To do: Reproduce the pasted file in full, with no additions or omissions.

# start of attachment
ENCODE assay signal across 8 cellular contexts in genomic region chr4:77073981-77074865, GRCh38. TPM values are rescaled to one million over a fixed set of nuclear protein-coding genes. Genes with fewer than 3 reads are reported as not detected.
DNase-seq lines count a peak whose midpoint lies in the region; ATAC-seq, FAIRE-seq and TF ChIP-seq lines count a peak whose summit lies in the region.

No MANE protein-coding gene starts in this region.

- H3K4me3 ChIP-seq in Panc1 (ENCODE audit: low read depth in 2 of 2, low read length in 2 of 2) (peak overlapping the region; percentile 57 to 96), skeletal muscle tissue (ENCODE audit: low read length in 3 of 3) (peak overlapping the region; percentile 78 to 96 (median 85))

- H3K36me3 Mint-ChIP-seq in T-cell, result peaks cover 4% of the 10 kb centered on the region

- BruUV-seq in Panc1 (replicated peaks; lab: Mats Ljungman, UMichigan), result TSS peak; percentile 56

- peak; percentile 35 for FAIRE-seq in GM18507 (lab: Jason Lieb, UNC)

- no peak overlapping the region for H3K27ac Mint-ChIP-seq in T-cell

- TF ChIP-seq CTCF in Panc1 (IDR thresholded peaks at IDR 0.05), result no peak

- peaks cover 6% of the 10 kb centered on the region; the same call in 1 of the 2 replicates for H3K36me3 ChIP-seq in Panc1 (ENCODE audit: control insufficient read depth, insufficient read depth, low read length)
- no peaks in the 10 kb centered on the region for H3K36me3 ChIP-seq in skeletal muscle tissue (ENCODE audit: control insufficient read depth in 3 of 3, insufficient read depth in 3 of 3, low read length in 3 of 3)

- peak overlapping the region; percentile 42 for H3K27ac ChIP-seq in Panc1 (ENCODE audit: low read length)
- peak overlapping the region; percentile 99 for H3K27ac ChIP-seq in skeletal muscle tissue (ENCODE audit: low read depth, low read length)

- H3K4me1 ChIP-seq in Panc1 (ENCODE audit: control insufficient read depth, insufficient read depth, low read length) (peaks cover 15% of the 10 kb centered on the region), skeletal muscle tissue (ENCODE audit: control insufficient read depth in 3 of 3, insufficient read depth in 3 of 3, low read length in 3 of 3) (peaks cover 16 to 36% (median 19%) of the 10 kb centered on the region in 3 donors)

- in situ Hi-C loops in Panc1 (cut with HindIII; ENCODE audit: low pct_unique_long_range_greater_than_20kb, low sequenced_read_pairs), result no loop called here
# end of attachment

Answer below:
ENCODE assay signal across 8 cellular contexts in genomic region chr4:77073981-77074865, GRCh38. TPM values are rescaled to one million over a fixed set of nuclear protein-coding genes. Genes with fewer than 3 reads are reported as not detected.
DNase-seq lines count a peak whose midpoint lies in the region; ATAC-seq, FAIRE-seq and TF ChIP-seq lines count a peak whose summit lies in the region.

No MANE protein-coding gene starts in this region.

- H3K4me3 ChIP-seq in Panc1 (ENCODE audit: low read depth in 2 of 2, low read length in 2 of 2) (peak overlapping the region; percentile 57 to 96), skeletal muscle tissue (ENCODE audit: low read length in 3 of 3) (peak overlapping the region; percentile 78 to 96 (median 85))

- H3K36me3 Mint-ChIP-seq in T-cell, result peaks cover 4% of the 10 kb centered on the region

- BruUV-seq in Panc1 (replicated peaks; lab: Mats Ljungman, UMichigan), result TSS peak; percentile 56

- peak; percentile 35 for FAIRE-seq in GM18507 (lab: Jason Lieb, UNC)

- no peak overlapping the region for H3K27ac Mint-ChIP-seq in T-cell

- TF ChIP-seq CTCF in Panc1 (IDR thresholded peaks at IDR 0.05), result no peak

- peaks cover 6% of the 10 kb centered on the region; the same call in 1 of the 2 replicates for H3K36me3 ChIP-seq in Panc1 (ENCODE audit: control insufficient read depth, insufficient read depth, low read length)
- no peaks in the 10 kb centered on the region for H3K36me3 ChIP-seq in skeletal muscle tissue (ENCODE audit: control insufficient read depth in 3 of 3, insufficient read depth in 3 of 3, low read length in 3 of 3)

- peak overlapping the region; percentile 42 for H3K27ac ChIP-seq in Panc1 (ENCODE audit: low read length)
- peak overlapping the region; percentile 99 for H3K27ac ChIP-seq in skeletal muscle tissue (ENCODE audit: low read depth, low read length)

- H3K4me1 ChIP-seq in Panc1 (ENCODE audit: control insufficient read depth, insufficient read depth, low read length) (peaks cover 15% of the 10 kb centered on the region), skeletal muscle tissue (ENCODE audit: control insufficient read depth in 3 of 3, insufficient read depth in 3 of 3, low read length in 3 of 3) (peaks cover 16 to 36% (median 19%) of the 10 kb centered on the region in 3 donors)

- in situ Hi-C loops in Panc1 (cut with HindIII; ENCODE audit: low pct_unique_long_range_greater_than_20kb, low sequenced_read_pairs), result no loop called here